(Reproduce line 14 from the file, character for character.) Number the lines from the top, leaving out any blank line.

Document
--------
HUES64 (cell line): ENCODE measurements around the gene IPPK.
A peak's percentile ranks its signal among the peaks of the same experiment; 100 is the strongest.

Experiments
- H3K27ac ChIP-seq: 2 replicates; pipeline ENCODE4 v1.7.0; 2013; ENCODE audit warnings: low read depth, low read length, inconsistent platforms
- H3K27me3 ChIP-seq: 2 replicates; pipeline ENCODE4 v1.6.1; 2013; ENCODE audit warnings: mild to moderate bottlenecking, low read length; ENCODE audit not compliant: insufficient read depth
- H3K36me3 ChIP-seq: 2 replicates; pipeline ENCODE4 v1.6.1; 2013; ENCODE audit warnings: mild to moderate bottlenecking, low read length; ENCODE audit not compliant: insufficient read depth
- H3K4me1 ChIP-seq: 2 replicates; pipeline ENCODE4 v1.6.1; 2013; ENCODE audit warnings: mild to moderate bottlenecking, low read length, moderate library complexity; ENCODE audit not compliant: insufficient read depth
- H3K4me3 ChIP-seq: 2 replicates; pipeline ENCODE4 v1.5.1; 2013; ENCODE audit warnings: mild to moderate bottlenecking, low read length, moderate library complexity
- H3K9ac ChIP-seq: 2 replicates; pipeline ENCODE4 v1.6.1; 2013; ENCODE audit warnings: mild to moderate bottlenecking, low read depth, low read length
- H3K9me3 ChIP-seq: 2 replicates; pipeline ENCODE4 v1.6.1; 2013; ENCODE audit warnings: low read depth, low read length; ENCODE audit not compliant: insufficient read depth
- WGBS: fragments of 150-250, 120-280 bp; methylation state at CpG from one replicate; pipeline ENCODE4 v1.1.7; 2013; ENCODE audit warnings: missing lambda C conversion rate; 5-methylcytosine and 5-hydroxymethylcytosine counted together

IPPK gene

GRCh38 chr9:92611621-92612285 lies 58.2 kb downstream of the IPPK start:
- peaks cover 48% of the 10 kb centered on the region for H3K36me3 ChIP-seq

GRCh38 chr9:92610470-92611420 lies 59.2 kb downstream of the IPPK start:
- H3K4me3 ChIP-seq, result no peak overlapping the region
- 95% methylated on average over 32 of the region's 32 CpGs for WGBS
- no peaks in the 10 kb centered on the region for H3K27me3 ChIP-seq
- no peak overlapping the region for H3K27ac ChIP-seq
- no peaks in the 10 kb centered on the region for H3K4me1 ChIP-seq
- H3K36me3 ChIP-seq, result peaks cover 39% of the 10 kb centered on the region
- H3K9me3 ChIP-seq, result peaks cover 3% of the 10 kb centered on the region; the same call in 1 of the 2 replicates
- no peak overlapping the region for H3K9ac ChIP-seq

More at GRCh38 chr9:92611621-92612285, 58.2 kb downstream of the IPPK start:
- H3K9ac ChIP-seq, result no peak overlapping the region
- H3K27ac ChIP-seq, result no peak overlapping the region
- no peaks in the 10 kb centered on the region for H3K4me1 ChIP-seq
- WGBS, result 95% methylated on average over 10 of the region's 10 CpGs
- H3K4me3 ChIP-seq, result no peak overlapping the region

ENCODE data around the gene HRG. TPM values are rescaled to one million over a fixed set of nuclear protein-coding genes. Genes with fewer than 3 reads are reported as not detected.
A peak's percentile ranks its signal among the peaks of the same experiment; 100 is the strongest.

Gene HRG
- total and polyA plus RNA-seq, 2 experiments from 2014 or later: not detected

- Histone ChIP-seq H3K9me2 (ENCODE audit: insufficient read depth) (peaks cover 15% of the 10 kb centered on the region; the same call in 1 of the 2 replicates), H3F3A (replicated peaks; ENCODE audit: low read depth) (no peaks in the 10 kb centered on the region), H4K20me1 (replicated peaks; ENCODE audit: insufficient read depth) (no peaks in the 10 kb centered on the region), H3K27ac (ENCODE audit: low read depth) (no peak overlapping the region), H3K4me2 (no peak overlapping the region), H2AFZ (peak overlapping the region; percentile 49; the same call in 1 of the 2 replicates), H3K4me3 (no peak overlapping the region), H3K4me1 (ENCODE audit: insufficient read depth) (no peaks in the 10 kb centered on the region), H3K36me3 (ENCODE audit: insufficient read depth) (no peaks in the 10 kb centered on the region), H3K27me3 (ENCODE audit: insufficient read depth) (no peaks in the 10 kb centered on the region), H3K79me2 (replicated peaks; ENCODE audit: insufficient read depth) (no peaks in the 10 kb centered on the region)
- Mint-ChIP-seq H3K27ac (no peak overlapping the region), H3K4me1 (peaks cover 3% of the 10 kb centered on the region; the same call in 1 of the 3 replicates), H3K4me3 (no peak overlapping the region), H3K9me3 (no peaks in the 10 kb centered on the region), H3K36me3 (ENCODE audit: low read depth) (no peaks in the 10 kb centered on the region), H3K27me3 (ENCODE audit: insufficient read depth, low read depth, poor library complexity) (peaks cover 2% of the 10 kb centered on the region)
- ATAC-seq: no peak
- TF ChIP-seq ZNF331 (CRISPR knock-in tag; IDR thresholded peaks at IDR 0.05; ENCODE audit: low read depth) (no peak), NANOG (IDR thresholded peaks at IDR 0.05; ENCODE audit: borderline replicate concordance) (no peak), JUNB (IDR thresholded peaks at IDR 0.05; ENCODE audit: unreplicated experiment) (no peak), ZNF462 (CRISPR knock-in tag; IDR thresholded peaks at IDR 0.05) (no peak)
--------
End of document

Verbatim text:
- peaks cover 48% of the 10 kb centered on the region for H3K36me3 ChIP-seq